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Not Your Pocahontas: How Stereotypes Affect Native American Women

Updated on June 29, 2017
Bethany Stoller profile image

Bethany is a freelance writer and poet, with an interest in cultural issues. She is a member of the Cherokee Nation of Oklahoma.

Pocahontas, Tiger Lily, the Washington Redskins, Tonto, the Chicago Blackhawks: What do all of these have in common? They are all mainstream, highly visible representations of Native Americans. Not only that, but they are also inaccurate, stereotypical, and offensive to many. The tribal nations in the United States are currently experiencing massive population growth, meaning that thousands of young natives are preparing to step into leadership both in their tribes and in society at large. The identities of these young native people continue to be affected by mainstream depictions of Native Americans. In this article, I want to discuss the specific case of Native Women and how they are affected by the biggest native archetype in Hollywood: The Indian Princess.

Pocahontas is an example of the Indian Princess trope.
Pocahontas is an example of the Indian Princess trope. | Source

The Mythical "Indian Princess"

The Indian Princess is a young, beautiful, native woman who is noble, aloof, and ultimately sacrifices herself to save a white man. Sound familiar? It should. Take Pocahontas, the chieftain's daughter who, in the Disney movie, runs around the forest with her animal friends until she falls in love with a white man and offers to lay down her life to save his. She fits perfectly into the Indian Princess stereotype. Another example is Tiger Lily, from Peter Pan, who offers to sacrifice herself to save Peter. These are only two popular examples. Indian Princesses can be found in most Hollywood films featuring native characters–as well as in the aisles of most costume stores.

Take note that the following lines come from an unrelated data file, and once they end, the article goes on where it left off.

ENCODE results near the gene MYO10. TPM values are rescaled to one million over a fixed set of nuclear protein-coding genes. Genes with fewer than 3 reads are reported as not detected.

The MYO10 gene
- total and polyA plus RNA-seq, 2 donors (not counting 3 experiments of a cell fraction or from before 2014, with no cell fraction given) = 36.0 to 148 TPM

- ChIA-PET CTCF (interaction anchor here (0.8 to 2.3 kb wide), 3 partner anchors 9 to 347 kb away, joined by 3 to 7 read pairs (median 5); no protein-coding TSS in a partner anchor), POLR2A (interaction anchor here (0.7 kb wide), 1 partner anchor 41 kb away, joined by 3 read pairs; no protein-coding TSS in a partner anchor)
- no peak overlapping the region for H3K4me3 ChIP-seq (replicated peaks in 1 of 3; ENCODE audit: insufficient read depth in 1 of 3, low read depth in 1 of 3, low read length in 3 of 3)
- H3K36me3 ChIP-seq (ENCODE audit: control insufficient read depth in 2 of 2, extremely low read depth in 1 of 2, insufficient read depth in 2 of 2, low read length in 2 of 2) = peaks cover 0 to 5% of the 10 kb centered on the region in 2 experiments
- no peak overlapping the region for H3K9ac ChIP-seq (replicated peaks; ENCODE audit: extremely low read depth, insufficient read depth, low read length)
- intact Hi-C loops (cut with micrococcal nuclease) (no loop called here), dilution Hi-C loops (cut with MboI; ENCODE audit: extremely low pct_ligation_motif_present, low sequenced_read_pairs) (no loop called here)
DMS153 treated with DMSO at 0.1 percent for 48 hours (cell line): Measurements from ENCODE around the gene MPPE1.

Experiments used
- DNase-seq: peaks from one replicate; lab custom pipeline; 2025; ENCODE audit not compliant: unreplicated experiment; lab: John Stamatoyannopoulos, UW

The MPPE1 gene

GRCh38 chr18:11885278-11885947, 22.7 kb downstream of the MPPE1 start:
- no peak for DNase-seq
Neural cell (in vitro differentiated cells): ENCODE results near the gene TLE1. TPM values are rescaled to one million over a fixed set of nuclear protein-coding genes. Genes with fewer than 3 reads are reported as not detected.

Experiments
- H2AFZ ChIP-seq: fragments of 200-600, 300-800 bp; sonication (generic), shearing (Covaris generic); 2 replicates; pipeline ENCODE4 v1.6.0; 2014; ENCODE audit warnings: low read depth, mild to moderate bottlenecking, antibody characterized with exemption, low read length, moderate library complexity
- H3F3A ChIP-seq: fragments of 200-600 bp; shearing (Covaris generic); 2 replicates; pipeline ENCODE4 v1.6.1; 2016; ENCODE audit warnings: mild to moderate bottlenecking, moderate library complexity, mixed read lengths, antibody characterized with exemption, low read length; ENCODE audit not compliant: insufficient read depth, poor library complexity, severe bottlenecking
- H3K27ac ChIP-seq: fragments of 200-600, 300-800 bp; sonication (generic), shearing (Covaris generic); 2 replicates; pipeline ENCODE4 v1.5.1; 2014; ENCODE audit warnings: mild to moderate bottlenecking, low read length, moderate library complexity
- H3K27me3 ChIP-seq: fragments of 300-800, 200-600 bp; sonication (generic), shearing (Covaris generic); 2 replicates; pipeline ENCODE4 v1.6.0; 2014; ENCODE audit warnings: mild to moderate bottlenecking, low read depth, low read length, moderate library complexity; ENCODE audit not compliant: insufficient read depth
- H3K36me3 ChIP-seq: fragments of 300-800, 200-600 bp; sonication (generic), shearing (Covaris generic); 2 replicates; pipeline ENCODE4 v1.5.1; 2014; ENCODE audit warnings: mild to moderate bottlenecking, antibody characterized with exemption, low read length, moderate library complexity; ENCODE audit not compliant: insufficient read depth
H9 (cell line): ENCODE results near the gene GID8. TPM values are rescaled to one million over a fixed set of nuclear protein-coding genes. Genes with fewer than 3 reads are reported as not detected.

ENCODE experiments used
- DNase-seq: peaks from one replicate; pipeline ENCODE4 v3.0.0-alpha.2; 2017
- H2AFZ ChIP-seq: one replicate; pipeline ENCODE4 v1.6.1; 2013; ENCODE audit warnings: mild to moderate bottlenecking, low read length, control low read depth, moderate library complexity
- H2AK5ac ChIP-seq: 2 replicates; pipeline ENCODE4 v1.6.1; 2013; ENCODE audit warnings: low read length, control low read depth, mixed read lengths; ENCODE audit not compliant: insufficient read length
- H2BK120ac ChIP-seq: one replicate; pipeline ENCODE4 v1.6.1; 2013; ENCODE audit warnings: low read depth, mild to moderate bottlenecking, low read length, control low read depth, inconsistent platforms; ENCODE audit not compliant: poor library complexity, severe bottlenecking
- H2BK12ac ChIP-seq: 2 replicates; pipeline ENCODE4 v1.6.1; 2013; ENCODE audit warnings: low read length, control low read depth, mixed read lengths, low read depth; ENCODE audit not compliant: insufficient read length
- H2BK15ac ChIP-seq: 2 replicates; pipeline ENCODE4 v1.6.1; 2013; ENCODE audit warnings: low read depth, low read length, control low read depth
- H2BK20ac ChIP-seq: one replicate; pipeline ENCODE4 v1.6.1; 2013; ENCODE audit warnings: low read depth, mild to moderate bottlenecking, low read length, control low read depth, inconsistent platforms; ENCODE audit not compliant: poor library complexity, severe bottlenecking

So are all native women in the media Indian Princesses? No, some are labelled as “squaws.” The exact origins of the term “squaw” are unknown, but it is today considered a racial slur directed at native women. However, it is also the term assigned to the other predominating stereotype of Native American women. Squaws are the opposite of Indian Princess. They are fat, ugly, dark-skinned, loud-mouthed, and bossy. In Peter Pan, there’s even a character named Squaw who typifies this stereotype. These are the women who won’t cooperate, who don’t offer to save white men. They often end up displaced or defeated, perhaps illustrating a painful historical reality.

Tiger Lily is another example of an Indian Princess.
Tiger Lily is another example of an Indian Princess. | Source

So What?

This is all well and good, but what is the point of talking about it? Native women are affected by these stereotypes. Speaking as a native woman myself, we are told that we must be beautiful and self-sacrificing or we can suffer the consequences. That hasn’t been good for us as a group. I think that we all need to talk about the representation of women of color in the media. I’ve been talking about Native American women, but similar problems affect black women and Asian women. Ultimately, we are in the driver’s seat on this issue. We can demand more nuanced roles for women. The lack of research and discussion on this topic is telling, but we can turn the tide by starting a conversation.